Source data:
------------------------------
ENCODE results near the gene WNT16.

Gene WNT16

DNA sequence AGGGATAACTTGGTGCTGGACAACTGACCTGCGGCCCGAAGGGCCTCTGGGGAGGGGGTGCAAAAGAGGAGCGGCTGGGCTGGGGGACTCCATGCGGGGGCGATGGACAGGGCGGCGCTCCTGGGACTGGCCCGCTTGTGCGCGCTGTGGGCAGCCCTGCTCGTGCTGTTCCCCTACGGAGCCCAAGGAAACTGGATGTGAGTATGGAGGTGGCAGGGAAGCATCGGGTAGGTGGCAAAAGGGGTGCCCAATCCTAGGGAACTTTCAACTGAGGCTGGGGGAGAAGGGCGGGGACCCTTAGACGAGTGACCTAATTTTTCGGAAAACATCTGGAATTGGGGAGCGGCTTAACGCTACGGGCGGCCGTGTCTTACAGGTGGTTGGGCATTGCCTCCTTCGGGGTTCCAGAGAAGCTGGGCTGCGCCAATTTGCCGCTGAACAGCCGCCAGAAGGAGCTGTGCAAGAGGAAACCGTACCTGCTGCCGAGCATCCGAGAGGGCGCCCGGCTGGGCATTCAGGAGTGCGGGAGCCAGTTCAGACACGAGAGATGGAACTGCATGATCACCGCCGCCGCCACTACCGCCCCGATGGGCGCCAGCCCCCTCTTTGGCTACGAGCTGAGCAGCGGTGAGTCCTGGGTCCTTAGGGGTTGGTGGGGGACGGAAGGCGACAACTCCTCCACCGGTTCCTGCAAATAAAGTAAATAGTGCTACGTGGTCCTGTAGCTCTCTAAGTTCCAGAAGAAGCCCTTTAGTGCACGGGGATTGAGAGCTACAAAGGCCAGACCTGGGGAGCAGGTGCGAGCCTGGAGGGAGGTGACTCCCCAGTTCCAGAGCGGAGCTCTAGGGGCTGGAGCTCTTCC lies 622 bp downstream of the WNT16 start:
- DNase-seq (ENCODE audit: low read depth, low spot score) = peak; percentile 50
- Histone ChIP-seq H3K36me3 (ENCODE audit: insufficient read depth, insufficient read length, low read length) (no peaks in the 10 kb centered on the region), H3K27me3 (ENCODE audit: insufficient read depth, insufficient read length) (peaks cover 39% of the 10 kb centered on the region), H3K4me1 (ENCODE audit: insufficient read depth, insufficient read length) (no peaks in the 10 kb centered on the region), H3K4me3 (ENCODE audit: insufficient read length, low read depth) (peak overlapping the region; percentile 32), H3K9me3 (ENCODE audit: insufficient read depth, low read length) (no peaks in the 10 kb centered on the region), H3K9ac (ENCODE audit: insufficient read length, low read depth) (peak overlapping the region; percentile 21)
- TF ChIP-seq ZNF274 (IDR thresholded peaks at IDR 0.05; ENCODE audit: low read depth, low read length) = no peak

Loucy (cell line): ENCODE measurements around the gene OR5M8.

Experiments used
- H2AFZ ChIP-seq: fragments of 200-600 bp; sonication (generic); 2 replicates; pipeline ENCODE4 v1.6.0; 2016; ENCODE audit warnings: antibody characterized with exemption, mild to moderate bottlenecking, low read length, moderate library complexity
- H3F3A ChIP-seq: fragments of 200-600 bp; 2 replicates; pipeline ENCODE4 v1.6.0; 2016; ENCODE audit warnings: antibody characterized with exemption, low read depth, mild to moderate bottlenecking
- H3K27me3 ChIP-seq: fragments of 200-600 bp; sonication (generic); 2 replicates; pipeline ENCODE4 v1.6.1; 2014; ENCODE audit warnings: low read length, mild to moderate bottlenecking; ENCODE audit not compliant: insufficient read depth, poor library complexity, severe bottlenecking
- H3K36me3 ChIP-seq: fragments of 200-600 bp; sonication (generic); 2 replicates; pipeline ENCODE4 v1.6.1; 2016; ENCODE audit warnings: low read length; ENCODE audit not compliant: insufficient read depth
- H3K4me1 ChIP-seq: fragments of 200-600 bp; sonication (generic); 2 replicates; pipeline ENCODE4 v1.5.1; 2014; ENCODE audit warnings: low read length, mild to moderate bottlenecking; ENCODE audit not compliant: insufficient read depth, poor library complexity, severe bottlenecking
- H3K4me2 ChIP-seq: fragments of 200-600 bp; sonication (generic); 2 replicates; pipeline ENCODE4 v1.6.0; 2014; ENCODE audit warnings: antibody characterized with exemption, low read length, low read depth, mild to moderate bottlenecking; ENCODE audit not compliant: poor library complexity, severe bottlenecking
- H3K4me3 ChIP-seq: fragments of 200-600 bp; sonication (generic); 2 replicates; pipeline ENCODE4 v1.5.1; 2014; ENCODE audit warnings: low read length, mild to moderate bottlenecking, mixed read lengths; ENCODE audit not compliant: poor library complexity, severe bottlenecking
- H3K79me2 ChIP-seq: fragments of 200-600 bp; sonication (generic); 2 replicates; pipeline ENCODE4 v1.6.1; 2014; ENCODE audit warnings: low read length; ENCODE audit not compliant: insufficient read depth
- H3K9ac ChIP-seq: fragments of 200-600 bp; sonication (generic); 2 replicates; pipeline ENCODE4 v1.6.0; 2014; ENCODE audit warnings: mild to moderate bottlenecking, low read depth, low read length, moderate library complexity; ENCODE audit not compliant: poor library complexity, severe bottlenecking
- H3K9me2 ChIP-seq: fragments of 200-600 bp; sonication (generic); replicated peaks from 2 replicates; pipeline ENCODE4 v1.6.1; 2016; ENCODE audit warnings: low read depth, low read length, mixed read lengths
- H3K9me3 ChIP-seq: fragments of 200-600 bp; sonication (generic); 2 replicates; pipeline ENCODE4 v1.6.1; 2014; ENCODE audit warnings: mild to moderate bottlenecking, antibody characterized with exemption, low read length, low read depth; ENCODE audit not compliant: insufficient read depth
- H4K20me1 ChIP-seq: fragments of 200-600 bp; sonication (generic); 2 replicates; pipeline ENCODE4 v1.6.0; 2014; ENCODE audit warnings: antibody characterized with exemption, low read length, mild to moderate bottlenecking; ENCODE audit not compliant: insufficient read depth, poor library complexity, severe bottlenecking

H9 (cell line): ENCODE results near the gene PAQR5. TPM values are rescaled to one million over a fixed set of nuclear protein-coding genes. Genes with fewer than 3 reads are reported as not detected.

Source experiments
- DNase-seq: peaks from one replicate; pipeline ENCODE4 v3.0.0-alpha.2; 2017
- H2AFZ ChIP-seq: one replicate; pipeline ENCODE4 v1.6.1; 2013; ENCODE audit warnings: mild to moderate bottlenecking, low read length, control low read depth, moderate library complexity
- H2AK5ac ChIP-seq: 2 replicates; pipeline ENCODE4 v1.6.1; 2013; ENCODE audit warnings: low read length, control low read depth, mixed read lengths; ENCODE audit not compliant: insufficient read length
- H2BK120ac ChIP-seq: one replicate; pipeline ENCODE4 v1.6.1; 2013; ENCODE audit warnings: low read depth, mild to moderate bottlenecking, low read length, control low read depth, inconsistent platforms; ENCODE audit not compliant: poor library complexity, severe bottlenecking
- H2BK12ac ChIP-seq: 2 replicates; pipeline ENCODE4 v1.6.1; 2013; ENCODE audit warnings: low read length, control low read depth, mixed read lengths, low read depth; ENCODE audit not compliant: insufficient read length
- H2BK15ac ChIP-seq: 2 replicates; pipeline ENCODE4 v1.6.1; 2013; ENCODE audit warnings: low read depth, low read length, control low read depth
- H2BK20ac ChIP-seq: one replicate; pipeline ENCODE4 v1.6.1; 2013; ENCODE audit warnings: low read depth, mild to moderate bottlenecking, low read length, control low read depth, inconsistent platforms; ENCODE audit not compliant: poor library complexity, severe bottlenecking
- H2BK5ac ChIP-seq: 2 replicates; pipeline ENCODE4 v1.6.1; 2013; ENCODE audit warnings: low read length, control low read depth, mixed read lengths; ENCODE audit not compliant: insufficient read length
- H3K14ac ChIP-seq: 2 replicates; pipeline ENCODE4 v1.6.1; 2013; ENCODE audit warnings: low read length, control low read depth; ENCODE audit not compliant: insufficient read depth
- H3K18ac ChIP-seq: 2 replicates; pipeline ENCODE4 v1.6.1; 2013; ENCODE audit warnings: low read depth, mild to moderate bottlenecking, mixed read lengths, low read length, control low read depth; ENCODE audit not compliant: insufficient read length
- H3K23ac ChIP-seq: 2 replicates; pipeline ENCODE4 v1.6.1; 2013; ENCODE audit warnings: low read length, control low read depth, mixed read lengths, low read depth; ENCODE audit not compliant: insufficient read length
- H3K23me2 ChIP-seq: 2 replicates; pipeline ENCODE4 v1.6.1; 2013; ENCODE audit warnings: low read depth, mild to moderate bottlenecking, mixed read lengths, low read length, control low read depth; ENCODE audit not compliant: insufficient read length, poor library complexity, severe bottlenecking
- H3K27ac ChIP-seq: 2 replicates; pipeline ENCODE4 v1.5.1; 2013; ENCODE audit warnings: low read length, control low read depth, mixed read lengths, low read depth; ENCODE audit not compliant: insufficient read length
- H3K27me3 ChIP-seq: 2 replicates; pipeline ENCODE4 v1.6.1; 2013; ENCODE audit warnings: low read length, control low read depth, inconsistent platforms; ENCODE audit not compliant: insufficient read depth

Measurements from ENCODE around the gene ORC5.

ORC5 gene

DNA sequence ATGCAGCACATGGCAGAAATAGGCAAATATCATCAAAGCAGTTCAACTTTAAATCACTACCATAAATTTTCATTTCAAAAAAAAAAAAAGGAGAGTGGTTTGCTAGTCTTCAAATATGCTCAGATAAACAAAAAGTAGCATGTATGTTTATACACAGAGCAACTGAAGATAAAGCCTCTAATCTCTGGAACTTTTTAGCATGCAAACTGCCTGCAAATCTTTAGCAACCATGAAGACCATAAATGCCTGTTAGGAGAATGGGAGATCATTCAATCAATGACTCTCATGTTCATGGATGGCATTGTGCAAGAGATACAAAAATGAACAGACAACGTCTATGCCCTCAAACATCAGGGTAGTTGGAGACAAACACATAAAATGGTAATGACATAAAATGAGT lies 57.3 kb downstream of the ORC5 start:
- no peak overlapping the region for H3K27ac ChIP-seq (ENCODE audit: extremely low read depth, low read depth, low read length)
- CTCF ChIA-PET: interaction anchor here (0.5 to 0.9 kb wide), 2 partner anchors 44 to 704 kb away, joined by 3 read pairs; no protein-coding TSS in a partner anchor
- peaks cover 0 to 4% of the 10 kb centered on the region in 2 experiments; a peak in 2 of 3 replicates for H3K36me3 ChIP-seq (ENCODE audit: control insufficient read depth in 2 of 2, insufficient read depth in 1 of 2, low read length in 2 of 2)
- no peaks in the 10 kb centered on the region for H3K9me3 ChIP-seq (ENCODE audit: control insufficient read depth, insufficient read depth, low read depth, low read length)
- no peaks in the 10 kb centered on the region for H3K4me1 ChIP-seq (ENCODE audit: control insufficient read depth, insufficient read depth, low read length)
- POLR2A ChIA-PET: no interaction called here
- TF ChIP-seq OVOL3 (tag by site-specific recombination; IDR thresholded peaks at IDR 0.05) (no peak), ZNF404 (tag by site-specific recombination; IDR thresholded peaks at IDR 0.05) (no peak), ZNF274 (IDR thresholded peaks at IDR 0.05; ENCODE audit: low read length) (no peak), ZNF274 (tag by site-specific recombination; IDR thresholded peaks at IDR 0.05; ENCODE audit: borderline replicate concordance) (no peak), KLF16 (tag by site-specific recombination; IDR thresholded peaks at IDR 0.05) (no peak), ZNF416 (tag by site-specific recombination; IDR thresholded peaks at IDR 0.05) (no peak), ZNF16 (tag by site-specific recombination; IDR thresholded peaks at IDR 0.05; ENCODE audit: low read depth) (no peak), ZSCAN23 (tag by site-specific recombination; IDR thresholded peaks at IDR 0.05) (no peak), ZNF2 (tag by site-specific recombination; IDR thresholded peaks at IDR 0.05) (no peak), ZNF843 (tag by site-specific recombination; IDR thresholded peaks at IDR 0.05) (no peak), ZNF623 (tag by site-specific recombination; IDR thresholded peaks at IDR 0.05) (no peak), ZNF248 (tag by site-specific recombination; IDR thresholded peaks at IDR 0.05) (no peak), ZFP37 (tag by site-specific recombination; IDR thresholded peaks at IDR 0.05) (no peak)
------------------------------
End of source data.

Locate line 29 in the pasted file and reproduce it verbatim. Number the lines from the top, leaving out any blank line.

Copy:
- H2BK20ac ChIP-seq: one replicate; pipeline ENCODE4 v1.6.1; 2013; ENCODE audit warnings: low read depth, mild to moderate bottlenecking, low read length, control low read depth, inconsistent platforms; ENCODE audit not compliant: poor library complexity, severe bottlenecking